that's good, but be smart about where you focus your efforts; don't
solve performance problems until you can prove that they exist and are
in fact leading to a performance bottleneck in your application. There's
no sense making work for yourself to solve one performance issue, if
other parts of the application are still going to be the limitation on
performance. For what it's worth, I have yet to find any simple query
on a dataset of a few thousand rows become a bottleneck; it's more
likely that the routine that outputs the result takes more time.

Also, I agree with the other folks that storing the number of contacts
per address is not recommended. There's too much risk that this value
might become out of sync with the state of the data. Incorrect results
are far worse than slow performance.

Regards,
Bill K.

Thanks for re-writing the query with the inner join - Joins are new to
me and I'm only just begining to understand it.

I'm glad you can see that I was concentrating on the efficiency and
performance of the query - but I also understand your arguements as to
why I might well be wasteing my time. I'll leave off it for the moment
and investigate it at a later stage.

Thanks,

randelld
Jul 23 '05 #9

P: n/a
Thomas Bartkus wrote:
"Randell D." <re******************************@fiprojects.moc > wrote in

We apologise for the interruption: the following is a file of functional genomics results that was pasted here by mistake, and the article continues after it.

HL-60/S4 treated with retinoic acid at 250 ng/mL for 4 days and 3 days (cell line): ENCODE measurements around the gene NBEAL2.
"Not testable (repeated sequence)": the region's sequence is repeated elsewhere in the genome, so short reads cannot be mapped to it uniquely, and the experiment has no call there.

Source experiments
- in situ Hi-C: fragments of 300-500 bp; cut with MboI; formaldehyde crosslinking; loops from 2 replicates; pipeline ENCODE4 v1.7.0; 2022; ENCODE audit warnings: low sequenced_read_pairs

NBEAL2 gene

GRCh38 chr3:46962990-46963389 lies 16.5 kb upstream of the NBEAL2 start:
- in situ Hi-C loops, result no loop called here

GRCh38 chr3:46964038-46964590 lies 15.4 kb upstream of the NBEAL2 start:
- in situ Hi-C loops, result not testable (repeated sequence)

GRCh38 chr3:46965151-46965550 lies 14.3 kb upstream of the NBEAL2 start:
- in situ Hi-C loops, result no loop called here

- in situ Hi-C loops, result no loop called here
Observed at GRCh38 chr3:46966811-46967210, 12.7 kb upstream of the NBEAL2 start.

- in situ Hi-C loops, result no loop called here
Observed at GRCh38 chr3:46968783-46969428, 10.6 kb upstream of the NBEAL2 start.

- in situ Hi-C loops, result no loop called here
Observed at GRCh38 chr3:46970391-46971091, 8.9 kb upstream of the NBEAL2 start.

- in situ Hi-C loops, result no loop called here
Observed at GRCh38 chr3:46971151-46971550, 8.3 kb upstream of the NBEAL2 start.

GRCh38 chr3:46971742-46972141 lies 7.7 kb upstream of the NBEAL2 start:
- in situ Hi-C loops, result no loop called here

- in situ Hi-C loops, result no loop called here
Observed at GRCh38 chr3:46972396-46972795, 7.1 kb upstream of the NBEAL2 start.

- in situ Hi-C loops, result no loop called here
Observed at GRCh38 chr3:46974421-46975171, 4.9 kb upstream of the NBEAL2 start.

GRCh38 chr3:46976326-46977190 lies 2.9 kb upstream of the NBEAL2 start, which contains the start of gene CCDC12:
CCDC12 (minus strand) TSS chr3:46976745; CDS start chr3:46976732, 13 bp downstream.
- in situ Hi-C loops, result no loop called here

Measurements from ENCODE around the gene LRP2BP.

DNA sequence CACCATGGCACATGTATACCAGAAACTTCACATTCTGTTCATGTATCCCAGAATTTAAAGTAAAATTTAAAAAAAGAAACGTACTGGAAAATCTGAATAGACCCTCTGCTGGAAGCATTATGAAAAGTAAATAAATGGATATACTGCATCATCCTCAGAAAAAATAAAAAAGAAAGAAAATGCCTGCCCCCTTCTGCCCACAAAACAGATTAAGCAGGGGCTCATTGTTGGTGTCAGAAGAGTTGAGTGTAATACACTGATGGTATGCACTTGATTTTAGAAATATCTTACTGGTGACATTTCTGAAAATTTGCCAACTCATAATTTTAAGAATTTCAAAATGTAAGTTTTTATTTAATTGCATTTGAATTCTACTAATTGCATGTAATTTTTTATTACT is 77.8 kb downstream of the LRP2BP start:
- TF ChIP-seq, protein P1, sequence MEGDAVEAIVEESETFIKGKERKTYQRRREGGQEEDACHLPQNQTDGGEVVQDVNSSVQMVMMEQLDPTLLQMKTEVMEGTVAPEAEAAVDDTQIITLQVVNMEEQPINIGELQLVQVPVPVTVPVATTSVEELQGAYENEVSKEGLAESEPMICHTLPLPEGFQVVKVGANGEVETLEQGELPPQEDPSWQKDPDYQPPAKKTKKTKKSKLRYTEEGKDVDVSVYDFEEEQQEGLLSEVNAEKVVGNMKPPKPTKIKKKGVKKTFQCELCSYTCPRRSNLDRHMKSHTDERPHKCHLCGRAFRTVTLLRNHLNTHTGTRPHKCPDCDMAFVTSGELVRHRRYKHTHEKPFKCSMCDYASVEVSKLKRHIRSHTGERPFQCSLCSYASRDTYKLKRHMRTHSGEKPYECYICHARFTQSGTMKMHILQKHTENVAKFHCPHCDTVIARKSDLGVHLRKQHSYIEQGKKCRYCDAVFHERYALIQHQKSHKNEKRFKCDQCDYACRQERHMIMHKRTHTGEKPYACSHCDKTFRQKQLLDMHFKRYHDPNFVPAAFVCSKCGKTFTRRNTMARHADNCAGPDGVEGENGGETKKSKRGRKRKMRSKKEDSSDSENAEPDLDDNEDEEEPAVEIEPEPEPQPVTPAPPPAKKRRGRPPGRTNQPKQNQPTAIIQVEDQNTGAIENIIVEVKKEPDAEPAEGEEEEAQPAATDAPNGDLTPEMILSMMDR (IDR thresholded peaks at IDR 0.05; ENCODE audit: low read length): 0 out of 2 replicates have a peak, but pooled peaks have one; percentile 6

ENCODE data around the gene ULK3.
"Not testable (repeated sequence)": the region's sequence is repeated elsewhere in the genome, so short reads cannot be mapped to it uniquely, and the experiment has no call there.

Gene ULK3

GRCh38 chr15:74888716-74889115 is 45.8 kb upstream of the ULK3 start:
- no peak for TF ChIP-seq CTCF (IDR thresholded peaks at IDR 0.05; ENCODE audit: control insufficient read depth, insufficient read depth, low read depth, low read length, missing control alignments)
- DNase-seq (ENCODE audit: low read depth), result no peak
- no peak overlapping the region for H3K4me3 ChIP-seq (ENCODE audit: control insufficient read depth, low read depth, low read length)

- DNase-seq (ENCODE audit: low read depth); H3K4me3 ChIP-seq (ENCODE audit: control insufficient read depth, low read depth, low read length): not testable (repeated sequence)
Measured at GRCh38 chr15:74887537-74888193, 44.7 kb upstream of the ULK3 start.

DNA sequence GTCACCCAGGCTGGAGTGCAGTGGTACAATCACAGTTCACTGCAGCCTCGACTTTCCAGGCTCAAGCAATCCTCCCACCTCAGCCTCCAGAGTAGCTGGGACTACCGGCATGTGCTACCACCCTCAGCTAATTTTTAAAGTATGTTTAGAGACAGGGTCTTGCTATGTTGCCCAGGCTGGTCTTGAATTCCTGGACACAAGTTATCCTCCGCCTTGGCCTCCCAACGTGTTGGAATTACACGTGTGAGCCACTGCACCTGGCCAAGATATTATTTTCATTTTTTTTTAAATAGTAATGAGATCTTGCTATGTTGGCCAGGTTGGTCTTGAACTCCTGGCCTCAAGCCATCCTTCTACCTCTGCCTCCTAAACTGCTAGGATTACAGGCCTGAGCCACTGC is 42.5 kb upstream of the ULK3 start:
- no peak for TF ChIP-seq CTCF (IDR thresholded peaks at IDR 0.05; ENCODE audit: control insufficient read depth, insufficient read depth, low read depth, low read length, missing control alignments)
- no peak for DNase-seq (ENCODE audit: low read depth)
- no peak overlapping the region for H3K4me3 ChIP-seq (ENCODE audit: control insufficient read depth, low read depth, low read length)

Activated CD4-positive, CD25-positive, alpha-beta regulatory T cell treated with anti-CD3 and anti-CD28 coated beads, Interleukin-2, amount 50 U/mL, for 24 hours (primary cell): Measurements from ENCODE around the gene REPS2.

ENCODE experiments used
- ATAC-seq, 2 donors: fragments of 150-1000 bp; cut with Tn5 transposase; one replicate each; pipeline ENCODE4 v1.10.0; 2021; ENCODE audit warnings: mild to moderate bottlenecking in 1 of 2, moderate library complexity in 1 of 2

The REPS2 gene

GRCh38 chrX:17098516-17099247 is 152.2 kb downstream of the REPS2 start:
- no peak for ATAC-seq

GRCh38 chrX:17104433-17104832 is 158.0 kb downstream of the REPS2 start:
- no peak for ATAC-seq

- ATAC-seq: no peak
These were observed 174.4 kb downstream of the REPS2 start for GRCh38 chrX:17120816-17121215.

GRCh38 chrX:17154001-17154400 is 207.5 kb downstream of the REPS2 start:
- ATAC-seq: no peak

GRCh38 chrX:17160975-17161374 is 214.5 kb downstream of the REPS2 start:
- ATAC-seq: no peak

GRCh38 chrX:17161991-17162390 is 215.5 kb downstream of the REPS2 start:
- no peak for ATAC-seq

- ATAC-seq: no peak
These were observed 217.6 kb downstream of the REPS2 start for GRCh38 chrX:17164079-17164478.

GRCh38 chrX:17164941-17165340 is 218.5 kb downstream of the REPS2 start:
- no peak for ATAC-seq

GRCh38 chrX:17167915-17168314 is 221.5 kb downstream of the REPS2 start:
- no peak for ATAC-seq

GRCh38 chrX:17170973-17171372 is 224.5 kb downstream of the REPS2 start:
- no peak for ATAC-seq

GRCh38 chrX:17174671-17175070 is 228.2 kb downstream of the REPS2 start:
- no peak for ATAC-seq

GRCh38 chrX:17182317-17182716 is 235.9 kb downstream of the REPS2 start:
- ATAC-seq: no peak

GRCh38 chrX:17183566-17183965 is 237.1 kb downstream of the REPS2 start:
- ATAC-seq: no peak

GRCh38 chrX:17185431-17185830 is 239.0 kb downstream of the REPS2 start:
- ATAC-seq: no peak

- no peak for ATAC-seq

message news:PZaRd.416462$8l.385840@pd7tw1no...
I don't want to count the records... I want to perform a select and
have a numeric value that I can assign to LIMIT... roughly speaking,
this is why:

You go on but you never do explain why - speaking roughly or otherwise.
What in heck kind of number do you need to give to LIMIT? What do you
expect it to do for you?

If you simply needed to paginate, LIMIT does it all
LIMIT 25, StartRecNo
gets you 25 records at a time if you simply increment [StartRecNo] by 25
each iteration through your paginating loop.

BUT That's just a guess because you never do state what it is you are trying
to achieve!

table:address
It contains numerous addresses, no names - each address has a hash
(There's a reason as to why I'm not using unique numeric IDs... long
story but ignore it for now).

Good! I'm ignoring :-)

table:contacts
It contains names, and a cell for address_hash. Thus for each name, I
will have an address to tie it to. I permit no limit on names that can
be tied to a single address.

So what?
You seem to think this is some kind of big deal, but I see nothing other
than routine database stuff here.

My 'problem':
I retrieve an address and want to find out all the names that are tied